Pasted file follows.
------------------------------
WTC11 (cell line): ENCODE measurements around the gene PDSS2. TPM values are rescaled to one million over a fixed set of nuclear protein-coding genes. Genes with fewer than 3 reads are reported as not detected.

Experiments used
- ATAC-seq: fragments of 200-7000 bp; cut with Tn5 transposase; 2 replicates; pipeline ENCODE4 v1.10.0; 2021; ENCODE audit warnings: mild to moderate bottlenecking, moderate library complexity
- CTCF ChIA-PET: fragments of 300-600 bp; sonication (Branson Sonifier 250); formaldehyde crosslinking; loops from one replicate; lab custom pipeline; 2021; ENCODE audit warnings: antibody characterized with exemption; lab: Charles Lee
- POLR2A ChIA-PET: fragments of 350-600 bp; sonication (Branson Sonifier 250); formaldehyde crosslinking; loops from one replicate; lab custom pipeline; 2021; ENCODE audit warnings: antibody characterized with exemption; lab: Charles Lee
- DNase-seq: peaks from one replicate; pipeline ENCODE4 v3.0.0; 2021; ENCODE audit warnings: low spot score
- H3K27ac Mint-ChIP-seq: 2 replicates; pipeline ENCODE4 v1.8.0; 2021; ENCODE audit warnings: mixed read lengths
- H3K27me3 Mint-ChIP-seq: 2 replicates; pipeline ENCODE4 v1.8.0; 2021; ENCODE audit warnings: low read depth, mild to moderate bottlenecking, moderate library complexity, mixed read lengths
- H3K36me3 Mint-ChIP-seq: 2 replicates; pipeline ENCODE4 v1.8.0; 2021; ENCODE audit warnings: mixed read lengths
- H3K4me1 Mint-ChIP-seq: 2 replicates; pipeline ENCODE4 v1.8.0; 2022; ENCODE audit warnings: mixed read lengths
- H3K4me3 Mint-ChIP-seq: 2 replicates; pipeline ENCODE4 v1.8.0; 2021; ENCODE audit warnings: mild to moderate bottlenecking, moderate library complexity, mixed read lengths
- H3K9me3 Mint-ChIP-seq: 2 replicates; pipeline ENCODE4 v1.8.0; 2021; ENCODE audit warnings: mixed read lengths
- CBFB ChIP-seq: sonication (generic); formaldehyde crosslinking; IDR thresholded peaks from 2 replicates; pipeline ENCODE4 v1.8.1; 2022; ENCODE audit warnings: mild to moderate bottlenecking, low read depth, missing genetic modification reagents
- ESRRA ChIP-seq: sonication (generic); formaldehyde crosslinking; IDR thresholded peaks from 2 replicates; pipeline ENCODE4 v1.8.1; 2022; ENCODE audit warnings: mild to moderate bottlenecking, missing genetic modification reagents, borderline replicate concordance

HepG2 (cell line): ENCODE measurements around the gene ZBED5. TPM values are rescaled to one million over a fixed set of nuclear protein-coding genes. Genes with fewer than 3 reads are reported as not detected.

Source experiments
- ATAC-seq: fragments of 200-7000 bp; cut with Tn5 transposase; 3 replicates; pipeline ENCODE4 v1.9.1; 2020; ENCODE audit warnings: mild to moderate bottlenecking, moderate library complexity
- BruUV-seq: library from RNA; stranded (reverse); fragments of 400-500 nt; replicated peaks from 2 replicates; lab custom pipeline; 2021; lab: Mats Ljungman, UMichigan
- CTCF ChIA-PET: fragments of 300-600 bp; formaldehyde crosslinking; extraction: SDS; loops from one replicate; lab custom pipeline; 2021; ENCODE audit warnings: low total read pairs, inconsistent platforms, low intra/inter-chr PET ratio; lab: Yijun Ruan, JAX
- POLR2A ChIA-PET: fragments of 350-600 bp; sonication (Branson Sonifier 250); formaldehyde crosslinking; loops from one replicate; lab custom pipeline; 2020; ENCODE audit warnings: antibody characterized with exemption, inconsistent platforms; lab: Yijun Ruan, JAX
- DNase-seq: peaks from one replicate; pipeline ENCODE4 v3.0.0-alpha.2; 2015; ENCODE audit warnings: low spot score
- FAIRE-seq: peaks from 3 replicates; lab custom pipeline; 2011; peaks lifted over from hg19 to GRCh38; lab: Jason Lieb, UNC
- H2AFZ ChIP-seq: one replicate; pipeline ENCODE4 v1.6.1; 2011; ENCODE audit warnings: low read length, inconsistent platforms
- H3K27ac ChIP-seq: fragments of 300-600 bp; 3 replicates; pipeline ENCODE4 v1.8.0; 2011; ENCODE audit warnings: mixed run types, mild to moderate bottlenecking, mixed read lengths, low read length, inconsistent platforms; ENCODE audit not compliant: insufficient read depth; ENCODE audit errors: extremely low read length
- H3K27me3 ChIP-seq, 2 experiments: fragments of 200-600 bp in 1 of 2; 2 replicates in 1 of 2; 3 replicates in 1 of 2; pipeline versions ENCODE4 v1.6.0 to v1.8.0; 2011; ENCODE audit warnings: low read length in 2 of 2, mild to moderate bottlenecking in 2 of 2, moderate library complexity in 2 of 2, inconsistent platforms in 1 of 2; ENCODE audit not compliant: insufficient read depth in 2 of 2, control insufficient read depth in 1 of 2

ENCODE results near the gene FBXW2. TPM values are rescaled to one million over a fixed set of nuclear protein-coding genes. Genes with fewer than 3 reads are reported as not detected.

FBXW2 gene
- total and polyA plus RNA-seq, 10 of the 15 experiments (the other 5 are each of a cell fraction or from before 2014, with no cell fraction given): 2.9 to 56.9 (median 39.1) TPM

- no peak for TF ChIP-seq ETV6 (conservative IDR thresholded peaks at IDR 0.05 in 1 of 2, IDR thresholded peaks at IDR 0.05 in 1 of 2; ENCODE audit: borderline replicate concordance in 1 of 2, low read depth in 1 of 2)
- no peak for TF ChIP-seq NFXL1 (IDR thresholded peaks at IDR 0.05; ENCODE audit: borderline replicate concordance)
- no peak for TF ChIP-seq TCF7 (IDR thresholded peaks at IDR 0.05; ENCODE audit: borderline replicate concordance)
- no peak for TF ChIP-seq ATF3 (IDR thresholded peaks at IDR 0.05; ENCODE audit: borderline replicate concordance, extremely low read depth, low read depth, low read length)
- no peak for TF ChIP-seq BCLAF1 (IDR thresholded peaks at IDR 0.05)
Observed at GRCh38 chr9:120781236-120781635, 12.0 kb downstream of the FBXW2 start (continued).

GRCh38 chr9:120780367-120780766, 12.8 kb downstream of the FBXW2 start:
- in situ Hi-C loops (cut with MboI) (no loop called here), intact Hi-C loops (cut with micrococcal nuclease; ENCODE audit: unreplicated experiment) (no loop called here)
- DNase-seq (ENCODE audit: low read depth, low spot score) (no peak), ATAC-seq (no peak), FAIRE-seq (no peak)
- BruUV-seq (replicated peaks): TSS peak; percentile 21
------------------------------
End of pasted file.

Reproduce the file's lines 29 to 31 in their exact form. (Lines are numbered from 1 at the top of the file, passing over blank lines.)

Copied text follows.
- no peak for TF ChIP-seq ETV6 (conservative IDR thresholded peaks at IDR 0.05 in 1 of 2, IDR thresholded peaks at IDR 0.05 in 1 of 2; ENCODE audit: borderline replicate concordance in 1 of 2, low read depth in 1 of 2)
- no peak for TF ChIP-seq NFXL1 (IDR thresholded peaks at IDR 0.05; ENCODE audit: borderline replicate concordance)
- no peak for TF ChIP-seq TCF7 (IDR thresholded peaks at IDR 0.05; ENCODE audit: borderline replicate concordance)